iPad 4 in 2021 – Still a good tablet?

The iPad 4 was released alongside the iPhone 5 in 2012, featuring the same Apple A6 processor. It was the last iPad to feature a 32-bit processor, as all future iPads came with at least a 64-bit A7 or later. The iPad 4 received updates from iOS 6 all the way to iOS 10.3.3. Apple ditched support for this device at iOS 11, the first 64-bit only version of iOS, but iOS 10.3.3 still proves to be quite a worthy OS even for 2021. It was iOS 10, after all, that replaced the “swipe to unlock” lockscreen with one where you press the home button. It was also iOS 10 that introduced a new control centre, customisable widgets, and Siri third-party integration. But now we’re on iOS 14, and many apps are starting to turn away from iOS 10 to take advantage of the SDK features later iOS versions bring. So, is the iPad 4 on iOS 10 in 2021 still a good tablet?

Battery life

To my surprise, the battery life on the iPad 4 is still quite good and drains slowly, however this comes at a cost: it takes a while to charge. For me to charge it from 50% to 100% took almost four hours, while doing the same on my Galaxy S9 from 2018 with my ANKER Wireless charging pad would take only about 50 minutes. Despite this cost, the battery life will still last you hours watching videos, surfing the net, and playing games. I’d even say it lasts longer than my 2015 iPhone 6S running iOS 14 which has an 83% battery capacity according to settings.

Productivity

While the latest versions of Microsoft’s Office mobile apps do not work on iOS 10, and neither do Google’s Docs or Apple’s Pages, old versions of these are readily available to download if you already have them in your iTunes library. You can get them in your iTunes library by downloading them on a newer, compatible iOS device first, and then trying to download from purchased in the App Store. I was able to get Apple’s Pages, Keynote, and Numbers apps, which while being a few versions behind do still have many great features and work perfectly fine for productivity. The Notes app doesn’t feel that much different to on my iPhone 6S, and many features like drawing are still there.

Gaming

While some more recent games from 2017 onwards may be out of your reach, many older games still install fine such as Ketchapp games, Temple Run, and PAC-MAN. Those games that don’t work may have an older compatible version you can use, so even if the games you want appear incompatible at first sight you may still be able to enjoy them with an older version. If the incompatible game you want to play is online though, you probably won’t be able to use it as most online games demand you use the latest version due to changes on the server-side.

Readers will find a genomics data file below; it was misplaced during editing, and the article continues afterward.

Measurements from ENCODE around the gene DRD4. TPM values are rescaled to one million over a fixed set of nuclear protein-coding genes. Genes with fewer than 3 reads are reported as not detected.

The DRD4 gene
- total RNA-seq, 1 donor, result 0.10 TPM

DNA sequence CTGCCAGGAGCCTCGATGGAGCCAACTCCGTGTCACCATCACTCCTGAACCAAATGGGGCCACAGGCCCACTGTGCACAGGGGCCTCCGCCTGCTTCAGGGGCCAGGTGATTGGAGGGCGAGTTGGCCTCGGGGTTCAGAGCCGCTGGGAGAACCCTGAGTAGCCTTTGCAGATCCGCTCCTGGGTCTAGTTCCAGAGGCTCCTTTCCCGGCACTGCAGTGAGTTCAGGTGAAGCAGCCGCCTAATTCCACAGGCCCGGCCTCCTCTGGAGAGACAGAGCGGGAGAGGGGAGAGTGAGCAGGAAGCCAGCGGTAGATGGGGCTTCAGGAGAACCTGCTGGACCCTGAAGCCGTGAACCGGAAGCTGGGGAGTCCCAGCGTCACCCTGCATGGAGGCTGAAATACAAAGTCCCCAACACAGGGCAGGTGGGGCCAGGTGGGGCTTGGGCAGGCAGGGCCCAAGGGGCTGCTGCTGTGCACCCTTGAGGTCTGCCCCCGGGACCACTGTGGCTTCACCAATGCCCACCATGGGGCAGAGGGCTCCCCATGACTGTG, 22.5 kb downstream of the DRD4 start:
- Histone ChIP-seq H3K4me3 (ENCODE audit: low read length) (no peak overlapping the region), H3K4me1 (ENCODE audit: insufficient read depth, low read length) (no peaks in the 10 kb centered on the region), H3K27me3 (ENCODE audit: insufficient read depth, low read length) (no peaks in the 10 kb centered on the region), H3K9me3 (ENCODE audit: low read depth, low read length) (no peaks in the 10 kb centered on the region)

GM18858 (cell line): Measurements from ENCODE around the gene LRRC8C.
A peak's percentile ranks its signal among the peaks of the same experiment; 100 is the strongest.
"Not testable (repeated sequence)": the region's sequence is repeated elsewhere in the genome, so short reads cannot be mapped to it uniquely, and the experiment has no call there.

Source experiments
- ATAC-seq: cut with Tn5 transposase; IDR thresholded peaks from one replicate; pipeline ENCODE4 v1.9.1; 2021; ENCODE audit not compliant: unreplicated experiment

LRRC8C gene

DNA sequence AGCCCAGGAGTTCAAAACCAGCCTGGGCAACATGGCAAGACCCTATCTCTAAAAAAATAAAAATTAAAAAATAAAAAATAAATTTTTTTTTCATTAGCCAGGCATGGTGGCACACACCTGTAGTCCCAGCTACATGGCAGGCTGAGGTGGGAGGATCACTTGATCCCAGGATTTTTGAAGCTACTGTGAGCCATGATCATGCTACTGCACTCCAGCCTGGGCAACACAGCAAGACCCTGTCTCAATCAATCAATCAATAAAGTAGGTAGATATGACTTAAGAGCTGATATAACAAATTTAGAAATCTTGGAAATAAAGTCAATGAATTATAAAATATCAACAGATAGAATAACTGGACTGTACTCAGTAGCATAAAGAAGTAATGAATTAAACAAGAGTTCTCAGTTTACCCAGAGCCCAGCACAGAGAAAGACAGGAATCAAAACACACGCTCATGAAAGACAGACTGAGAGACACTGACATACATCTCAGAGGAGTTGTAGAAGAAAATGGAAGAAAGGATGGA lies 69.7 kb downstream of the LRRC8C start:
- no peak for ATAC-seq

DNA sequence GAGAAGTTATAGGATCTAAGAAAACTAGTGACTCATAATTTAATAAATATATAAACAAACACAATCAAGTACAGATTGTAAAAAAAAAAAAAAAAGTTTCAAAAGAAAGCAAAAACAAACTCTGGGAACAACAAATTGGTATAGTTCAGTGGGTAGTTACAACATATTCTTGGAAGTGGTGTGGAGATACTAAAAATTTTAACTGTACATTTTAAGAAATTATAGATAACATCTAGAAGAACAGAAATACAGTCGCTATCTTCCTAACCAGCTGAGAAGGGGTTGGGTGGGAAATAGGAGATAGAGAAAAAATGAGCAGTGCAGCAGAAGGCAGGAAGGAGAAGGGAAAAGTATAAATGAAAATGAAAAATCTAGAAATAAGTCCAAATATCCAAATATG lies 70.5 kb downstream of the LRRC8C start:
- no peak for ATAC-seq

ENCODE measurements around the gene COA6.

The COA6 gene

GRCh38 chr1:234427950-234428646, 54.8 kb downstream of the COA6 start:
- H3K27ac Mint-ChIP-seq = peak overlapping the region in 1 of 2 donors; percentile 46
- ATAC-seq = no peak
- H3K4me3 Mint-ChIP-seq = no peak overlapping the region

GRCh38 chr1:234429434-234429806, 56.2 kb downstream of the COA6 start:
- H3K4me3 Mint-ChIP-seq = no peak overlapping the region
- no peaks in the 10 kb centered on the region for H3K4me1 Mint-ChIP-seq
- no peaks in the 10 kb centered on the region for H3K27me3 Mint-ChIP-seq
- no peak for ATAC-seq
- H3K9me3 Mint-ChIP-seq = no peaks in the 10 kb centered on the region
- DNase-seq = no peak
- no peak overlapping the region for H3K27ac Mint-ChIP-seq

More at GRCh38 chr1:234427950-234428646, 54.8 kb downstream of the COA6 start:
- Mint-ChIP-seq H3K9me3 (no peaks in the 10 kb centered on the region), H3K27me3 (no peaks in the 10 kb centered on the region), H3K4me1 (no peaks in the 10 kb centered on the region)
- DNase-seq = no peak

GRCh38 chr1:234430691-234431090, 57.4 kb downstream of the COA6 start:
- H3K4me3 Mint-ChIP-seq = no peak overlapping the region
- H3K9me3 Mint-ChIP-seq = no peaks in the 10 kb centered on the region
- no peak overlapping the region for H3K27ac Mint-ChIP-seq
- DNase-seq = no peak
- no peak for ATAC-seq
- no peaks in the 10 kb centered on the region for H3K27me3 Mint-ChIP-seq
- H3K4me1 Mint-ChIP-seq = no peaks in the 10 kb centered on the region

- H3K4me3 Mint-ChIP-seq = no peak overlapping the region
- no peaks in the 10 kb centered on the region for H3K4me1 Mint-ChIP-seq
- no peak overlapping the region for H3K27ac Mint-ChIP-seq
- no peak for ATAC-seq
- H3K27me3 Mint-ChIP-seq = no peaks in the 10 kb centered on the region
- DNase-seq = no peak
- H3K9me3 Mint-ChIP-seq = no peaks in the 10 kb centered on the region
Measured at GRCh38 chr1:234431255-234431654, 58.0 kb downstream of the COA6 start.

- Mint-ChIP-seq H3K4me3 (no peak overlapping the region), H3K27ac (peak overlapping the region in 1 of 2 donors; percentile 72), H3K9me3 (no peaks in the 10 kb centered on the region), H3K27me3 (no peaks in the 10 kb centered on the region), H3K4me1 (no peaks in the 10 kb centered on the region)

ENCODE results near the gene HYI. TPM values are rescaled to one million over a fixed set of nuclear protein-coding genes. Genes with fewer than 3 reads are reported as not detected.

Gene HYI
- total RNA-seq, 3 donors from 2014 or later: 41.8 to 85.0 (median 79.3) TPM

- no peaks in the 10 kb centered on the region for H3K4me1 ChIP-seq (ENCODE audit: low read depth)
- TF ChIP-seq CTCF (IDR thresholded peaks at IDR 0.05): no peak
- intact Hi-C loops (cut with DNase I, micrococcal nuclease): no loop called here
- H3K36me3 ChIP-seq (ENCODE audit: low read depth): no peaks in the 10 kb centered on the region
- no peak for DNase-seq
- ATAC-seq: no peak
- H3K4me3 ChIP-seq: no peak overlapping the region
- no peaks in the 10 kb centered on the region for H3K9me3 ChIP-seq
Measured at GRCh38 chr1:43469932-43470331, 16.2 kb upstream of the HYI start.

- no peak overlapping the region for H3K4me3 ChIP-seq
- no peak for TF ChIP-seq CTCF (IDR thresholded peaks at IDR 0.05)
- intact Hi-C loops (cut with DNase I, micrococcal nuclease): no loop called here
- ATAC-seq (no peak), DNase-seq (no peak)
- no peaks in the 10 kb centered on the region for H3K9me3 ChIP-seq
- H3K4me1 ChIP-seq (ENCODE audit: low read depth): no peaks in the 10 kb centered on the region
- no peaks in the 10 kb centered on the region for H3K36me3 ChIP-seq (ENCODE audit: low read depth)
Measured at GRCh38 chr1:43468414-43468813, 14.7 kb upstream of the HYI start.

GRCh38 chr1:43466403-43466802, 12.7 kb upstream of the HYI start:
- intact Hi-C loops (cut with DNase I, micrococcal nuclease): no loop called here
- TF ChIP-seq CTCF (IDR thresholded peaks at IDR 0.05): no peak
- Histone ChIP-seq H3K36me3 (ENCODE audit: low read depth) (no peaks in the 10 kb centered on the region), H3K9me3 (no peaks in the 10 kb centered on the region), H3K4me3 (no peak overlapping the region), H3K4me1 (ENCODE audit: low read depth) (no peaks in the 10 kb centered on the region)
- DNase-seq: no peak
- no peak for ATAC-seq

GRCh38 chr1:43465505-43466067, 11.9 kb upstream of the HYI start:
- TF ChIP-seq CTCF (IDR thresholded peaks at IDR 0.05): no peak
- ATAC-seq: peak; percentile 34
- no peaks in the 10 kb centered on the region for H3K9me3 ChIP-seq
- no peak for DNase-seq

Browsing

The preinstalled Safari browser still works for browsing, although if you’re into third party browsers, Chrome, Opera, and Firefox are still available provided you’re happy with a few versions old copy. Many websites still render fine in the included Apple browser engine, unlike on my iPhone 4 on iOS 6 which has problems rendering a lot of websites as websites have moved on from 2013. iOS 10, on the other hand, renders websites fine and things like video still work. If you have troubles with YouTube in the browser, you can always download the app, although you will have to use an older version.

Performance

While if you use the iPad 4 for browsing, watching videos, and playing light games you won’t notice too much of a performance hit, if you try to play more heavyweight games or excess multitasking the iPad 4 will really start to reveal its age. While it may run a 2016 operating system, the iPad 4 is 2012 hardware, and that cannot be hidden. As long as you acknowledge the iPad 4 is no gaming tablet and it has boundaries, you should not notice issues with performance. However, if you intend on playing graphics-intense games or multitasking with a lot of apps, then the iPad 4 is not the tablet for you.

So, is the iPad 4 good in 2021?

As I say in most other tech reviews, it depends on what you use it for. If you want a budget tablet for web browsing, email, video, and possibly lightweight games then the iPad 4 does still hold up. If you want a tablet to play graphics-intense games and multitask and one that you know will last you for many years, then steer clear of this iPad as it is not the tablet for you. I use my iPad 4 for various things sometimes and as long as you don’t push its boundaries you will not encounter any problems.

I hope this review helped you decide whether or not to get the iPad 4. Do you have an iPad 4? Would you recommend it? Did this review help you? If so, make sure to leave a comment below!

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